Nicholas Sarkozy's political allies have accused the former French president of being stingy, after it emerged he contributed only a few thousands euros to a fundraising campaign to save his own party from bankruptcy.
Sarkozy's centre-right UMP party appealed to its supporters for donations after it was denied an €11m (£8.5m) refund by France's top court.
Dubbed the Sarkothon, the campaign has been described as a "true success" by UMP deputy chairman Luc Chatel, as more than 100,000 donors chipped in a total of €8,7m in a few weeks, winning the UMP a two-month extension to the deadline for repayment of a related bank loan.
However, it also resulted in squabbles inside the party already torn by infighting for the selection of the next presidential candidate.
UMP MP Bernard Debre urged Sarkozy to "make an extra effort", after it was revealed he had donated just €7,500 (£6,500).
"Dare I say that he could have given maybe a bit more," Debre, told iTele.
Sarkozy's critics urged a bigger donation from the former president - who last year declared a personal fortune of €2.7m - considering that the debt was accumulated under his leadership to fund his unsuccessful 2012 electoral campaign.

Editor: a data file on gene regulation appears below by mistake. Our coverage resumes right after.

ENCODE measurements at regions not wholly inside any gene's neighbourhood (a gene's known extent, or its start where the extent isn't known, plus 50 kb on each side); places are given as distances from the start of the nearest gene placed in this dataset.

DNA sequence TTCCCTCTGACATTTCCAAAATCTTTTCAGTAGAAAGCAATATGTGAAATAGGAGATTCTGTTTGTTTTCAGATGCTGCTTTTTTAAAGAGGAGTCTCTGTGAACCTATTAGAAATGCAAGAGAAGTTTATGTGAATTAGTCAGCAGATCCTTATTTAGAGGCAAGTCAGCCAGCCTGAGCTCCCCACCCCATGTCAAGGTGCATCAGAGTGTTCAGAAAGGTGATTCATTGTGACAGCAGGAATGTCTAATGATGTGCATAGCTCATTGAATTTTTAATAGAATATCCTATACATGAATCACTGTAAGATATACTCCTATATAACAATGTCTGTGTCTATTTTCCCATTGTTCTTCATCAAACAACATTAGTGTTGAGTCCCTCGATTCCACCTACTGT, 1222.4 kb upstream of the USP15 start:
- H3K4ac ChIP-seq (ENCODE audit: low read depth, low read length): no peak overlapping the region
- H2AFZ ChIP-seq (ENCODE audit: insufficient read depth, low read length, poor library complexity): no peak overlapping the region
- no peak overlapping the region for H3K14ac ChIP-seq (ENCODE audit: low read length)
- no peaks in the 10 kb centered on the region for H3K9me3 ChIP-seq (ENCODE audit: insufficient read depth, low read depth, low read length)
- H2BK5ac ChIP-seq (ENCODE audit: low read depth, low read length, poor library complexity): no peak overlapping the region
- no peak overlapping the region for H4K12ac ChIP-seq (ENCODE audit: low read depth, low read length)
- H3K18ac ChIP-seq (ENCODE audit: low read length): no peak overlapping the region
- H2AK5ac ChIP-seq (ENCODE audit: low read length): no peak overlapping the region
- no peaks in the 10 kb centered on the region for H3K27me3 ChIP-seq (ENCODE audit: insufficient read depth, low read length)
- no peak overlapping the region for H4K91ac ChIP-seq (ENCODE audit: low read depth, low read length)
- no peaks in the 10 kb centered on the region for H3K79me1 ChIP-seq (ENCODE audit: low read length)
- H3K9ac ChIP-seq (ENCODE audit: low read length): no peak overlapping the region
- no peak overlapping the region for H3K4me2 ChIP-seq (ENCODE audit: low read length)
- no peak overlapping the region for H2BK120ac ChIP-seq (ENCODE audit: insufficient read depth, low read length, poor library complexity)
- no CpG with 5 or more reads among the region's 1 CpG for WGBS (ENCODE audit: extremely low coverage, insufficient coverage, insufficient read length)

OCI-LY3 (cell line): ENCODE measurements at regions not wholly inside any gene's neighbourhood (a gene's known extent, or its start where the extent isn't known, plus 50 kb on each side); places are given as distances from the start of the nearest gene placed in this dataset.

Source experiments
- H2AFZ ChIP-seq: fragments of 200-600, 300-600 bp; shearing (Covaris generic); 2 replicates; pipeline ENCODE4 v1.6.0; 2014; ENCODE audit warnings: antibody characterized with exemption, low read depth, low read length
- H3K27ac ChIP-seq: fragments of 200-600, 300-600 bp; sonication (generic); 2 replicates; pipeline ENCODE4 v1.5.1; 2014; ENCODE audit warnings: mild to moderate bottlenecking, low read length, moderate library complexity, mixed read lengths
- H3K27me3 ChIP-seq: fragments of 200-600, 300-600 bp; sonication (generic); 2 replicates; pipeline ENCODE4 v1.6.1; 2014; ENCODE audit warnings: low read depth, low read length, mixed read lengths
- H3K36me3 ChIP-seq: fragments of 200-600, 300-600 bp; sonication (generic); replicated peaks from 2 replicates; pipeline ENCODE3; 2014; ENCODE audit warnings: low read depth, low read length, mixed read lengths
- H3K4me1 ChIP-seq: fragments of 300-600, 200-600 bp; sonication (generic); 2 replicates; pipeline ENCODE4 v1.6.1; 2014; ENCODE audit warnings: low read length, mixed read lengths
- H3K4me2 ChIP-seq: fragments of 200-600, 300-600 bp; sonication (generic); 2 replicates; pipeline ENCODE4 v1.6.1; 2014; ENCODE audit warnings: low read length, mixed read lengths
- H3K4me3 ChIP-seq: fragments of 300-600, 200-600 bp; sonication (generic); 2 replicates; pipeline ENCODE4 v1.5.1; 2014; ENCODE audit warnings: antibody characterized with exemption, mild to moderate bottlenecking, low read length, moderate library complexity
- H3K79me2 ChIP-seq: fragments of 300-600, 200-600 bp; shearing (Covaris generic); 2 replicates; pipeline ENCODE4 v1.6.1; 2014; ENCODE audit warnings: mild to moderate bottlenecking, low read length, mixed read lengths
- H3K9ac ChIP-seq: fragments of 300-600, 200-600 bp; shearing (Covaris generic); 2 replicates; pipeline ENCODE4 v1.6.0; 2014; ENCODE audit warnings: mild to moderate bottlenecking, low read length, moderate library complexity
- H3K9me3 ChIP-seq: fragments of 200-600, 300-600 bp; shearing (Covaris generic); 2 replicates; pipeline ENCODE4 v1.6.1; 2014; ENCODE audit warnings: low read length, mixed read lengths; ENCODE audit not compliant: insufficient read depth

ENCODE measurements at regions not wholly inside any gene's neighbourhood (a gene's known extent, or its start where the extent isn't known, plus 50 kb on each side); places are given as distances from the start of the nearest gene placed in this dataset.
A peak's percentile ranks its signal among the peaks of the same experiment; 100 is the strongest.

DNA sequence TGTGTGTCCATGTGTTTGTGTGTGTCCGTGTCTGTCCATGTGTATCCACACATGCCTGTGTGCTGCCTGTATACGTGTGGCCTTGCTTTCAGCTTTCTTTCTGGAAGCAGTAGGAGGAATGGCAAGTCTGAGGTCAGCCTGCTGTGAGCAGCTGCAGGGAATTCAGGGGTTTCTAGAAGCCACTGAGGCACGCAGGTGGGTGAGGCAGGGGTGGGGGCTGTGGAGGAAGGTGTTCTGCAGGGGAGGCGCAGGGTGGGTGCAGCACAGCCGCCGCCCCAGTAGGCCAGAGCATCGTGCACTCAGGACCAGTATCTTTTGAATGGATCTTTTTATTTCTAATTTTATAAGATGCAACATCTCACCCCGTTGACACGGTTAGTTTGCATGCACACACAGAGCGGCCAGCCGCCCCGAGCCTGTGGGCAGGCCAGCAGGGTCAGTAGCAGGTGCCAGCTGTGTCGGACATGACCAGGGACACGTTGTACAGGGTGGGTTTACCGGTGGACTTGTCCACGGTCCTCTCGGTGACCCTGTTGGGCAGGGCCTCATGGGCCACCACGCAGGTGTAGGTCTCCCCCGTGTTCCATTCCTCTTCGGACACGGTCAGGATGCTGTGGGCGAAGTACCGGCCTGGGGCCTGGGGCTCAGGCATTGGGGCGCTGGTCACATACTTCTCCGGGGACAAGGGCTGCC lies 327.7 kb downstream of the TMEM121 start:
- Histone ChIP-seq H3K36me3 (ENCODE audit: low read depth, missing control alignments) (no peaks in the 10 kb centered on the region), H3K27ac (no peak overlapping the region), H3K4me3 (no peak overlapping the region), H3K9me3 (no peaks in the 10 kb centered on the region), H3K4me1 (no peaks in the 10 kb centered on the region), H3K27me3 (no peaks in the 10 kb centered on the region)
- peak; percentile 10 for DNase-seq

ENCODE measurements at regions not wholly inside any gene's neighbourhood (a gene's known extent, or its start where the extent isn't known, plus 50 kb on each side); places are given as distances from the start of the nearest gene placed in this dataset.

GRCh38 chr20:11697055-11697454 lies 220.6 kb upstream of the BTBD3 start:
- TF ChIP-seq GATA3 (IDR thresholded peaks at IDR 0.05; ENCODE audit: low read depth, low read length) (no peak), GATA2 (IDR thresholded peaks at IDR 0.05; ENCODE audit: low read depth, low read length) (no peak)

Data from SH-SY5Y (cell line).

"At the very least he [Sarkozy] managed the campaign thoughtlessly. He ditched us and now he comes back playing the saviour with €7,500," another MP told Le Monde newspaper anonymously. "It's a shameless operation."
The multimillion euro refund was denied by France's constitutional council earlier this month, as the court said Sarkozy had exceeded legal spending limits for his presidential campaign.
The ruling outraged Sarkozy, who described it as an attack on democratic pluralism, and gave him a pretext to bounce back into the political spotlight he said he had left for good after his defeat to Francois Hollande.
Earlier this month, Sarkozy was given a star treatment at the extraordinary party meeting called in response to the ruling, fuelling speculations he was ready to regain the reins of the party.
UMP treasurer Catherine Vautrin defended the former leader saying €7,500 was the maximum donation to a political movement allowed by the law.
However, critics said Sarkozy could have paid a larger part of the debt directly to the bank.
The former president was not the only one to attract criticism for modestly contributing to the cause.
Some MPs also suggested that his model/singer wife Carla Bruni-Sarkozy did not chip in a penny.
Moreover only one third of UMP MPs opened their pockets for Sarkothon, according to Vautrin.
"Those elected are historically not the best when it comes to contribute to the funding of their own party," Chatel commented on Europe 1 channel.
Nevertheless Sarkozy published a letter to thank UMP supporters for the attachment they showed to the party "political family".
"I'd like to personally express you my gratitude for your donations," Sarkozy wrote. "You know what the UMP means to me."